1 Mautilar

Thesis Statement For The Story Cathedral

A good thesis for Raymond Carver's "Cathedral" can be that a person can share meaningful experiences with those from whom he least expects anything.

The narrator, the husband of a sensitive woman, is a man who has a purposeless existence. He is disconnected from his wife, disinterested in most things, and suffering from an existential angst. He is less than thrilled--jealous, in fact--that his wife has invited to their home her blind friend, Robert. As...

A good thesis for Raymond Carver's "Cathedral" can be that a person can share meaningful experiences with those from whom he least expects anything.

The narrator, the husband of a sensitive woman, is a man who has a purposeless existence. He is disconnected from his wife, disinterested in most things, and suffering from an existential angst. He is less than thrilled--jealous, in fact--that his wife has invited to their home her blind friend, Robert. As he listens to his wife talk to Robert, he has resentment that she can speak of feelings and share with her friend things that she has not even mentioned to him.

After his wife goes on to bed, the narrator and Robert stay in the room where the television is, and they smoke some cannabis. When Robert asks the narrator to draw a cathedral that is being described by the speaker of the television program they are watching, the narrator finds a brown paper bag on which they can draw with Robert keeping his hand on top of that of the narrator. This act of creation becomes a meaningful spiritual experience for the two men, and the trust and friendship shown to him by Robert gives the narrator a new meaning to his life. 

“Well?” [Robert] said. “Are you looking?” My eyes were still closed. I was in my house. I knew that. But I didn’t feel like I was inside anything. “It’s really something,” I said.

For the first time, the narrator feels things, spiritual things, and he has had a meaningful experience.

The narrator judges the blind man because he is uncomfortable with having a blind stranger in his home. And since the blind man has a past relationship with is wife, the narrator is also jealous. Note that his wife says that he (the narrator) does not have any friends. The narrator also mentions that he smokes marijuana every night until he can't stay awake and that he and his wife never go to bed at the same time. So, we might presume that the narrator is in a rut. When the blind man asks him about spiritual matters, the narrator says he does not believe in anything. There is nothing to indicate what the narrator believes in or what he thinks about life. He expresses a nihilist attitude in this way.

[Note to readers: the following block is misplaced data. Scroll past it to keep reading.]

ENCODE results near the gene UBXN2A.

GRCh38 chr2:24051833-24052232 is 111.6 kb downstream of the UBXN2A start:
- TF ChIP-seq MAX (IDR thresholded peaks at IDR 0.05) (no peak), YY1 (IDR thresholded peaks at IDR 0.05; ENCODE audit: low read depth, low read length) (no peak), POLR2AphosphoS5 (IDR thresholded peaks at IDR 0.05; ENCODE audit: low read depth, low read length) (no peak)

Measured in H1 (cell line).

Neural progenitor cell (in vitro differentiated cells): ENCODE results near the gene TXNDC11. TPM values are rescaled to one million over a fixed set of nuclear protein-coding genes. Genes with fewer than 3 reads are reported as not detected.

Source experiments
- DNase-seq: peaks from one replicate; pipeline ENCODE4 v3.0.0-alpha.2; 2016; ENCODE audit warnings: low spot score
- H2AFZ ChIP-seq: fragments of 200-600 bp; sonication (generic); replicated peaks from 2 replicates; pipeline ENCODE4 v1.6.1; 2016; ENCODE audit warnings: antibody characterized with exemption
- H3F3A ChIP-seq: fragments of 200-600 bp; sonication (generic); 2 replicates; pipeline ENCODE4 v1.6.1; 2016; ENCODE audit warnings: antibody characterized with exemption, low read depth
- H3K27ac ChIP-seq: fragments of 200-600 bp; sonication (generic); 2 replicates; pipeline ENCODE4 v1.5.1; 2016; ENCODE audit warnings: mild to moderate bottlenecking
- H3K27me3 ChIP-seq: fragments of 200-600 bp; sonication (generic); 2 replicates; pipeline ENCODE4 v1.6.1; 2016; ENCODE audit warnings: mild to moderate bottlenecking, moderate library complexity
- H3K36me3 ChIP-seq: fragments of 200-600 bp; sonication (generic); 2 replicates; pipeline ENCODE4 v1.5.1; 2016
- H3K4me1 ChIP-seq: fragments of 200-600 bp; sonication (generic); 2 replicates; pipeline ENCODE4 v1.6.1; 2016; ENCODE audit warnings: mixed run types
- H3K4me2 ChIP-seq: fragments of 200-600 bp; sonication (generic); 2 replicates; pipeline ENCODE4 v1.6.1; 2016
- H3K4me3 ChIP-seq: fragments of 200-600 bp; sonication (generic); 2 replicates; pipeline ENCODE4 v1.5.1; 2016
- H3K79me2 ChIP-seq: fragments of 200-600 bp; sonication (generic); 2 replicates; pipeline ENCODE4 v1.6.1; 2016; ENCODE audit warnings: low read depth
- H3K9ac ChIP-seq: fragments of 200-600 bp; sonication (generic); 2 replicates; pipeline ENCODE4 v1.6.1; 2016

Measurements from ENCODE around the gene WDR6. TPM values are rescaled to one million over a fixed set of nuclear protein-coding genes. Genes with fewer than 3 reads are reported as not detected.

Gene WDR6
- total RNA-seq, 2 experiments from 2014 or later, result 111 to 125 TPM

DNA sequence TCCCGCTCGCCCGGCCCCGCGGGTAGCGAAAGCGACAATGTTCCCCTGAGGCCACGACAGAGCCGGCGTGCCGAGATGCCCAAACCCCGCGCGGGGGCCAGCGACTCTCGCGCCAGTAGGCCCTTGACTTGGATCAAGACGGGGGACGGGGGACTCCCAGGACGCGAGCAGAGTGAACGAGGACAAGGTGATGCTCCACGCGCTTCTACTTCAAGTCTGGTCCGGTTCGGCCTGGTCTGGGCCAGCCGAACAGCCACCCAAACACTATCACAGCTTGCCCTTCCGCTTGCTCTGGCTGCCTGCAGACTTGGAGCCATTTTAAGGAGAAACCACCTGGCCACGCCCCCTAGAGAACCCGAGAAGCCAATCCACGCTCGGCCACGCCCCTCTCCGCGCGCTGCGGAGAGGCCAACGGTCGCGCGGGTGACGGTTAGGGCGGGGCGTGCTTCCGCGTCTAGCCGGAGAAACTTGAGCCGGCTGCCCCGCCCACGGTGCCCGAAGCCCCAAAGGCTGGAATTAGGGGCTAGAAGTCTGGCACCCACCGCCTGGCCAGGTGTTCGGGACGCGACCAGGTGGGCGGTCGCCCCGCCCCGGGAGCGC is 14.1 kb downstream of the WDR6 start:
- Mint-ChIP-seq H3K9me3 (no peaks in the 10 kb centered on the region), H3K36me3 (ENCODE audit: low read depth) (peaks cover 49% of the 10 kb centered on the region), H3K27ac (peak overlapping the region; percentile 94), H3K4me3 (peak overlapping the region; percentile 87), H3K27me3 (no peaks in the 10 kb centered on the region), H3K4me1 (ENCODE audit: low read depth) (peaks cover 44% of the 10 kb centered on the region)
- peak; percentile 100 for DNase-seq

So, consider this idea that judging a man for an inability to "see" is the narrator's projection about his own inability to see meaning and/or spirituality in his own life.

The narrator mistrusts the blind man. He seems generally uncomfortable about a man who cannot "see" things. However, the narrator does not believe in spirituality and/or religion. He does not believe in what he cannot "see." In closing his eyes and drawing the cathedral with the blind man, they both are able to "see" it. This is a revelation for the narrator. And since the cathedral is a religious symbol, there is a metaphorical indication that the narrator is finally able to "see" (understand) something he cannot actually see. In other words, he gets a taste of what it is like to be blind but he also gets an idea of what it is like to believe in something he can't see. They share a common experience of seeing something without their eyes. For a nihilist and a man who's just lost his wife, drawing the cathedral is, in a way, an exercise in finding meaning, and this meaning is perhaps spiritual. 

Leave a Comment

(0 Comments)

Your email address will not be published. Required fields are marked *